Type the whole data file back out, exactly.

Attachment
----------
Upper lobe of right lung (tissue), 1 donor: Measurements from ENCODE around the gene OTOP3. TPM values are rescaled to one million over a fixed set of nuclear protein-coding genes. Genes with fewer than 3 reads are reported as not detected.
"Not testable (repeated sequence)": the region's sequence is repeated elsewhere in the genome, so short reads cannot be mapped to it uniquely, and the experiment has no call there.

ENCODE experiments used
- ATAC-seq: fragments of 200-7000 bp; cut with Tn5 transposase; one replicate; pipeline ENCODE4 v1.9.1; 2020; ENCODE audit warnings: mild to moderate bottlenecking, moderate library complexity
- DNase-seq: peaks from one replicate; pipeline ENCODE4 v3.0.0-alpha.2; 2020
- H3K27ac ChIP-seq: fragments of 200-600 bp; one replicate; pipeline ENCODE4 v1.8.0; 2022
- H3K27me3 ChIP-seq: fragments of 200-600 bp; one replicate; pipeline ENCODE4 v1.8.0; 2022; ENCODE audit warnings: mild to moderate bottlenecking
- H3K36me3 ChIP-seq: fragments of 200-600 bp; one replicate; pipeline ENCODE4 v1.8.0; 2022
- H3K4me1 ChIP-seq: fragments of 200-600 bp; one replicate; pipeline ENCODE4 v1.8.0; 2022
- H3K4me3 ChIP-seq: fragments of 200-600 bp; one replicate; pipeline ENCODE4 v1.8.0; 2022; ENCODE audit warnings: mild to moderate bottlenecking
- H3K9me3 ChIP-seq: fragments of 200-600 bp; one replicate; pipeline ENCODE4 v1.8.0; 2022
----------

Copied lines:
Upper lobe of right lung (tissue), 1 donor: Measurements from ENCODE around the gene OTOP3. TPM values are rescaled to one million over a fixed set of nuclear protein-coding genes. Genes with fewer than 3 reads are reported as not detected.
"Not testable (repeated sequence)": the region's sequence is repeated elsewhere in the genome, so short reads cannot be mapped to it uniquely, and the experiment has no call there.

ENCODE experiments used
- ATAC-seq: fragments of 200-7000 bp; cut with Tn5 transposase; one replicate; pipeline ENCODE4 v1.9.1; 2020; ENCODE audit warnings: mild to moderate bottlenecking, moderate library complexity
- DNase-seq: peaks from one replicate; pipeline ENCODE4 v3.0.0-alpha.2; 2020
- H3K27ac ChIP-seq: fragments of 200-600 bp; one replicate; pipeline ENCODE4 v1.8.0; 2022
- H3K27me3 ChIP-seq: fragments of 200-600 bp; one replicate; pipeline ENCODE4 v1.8.0; 2022; ENCODE audit warnings: mild to moderate bottlenecking
- H3K36me3 ChIP-seq: fragments of 200-600 bp; one replicate; pipeline ENCODE4 v1.8.0; 2022
- H3K4me1 ChIP-seq: fragments of 200-600 bp; one replicate; pipeline ENCODE4 v1.8.0; 2022
- H3K4me3 ChIP-seq: fragments of 200-600 bp; one replicate; pipeline ENCODE4 v1.8.0; 2022; ENCODE audit warnings: mild to moderate bottlenecking
- H3K9me3 ChIP-seq: fragments of 200-600 bp; one replicate; pipeline ENCODE4 v1.8.0; 2022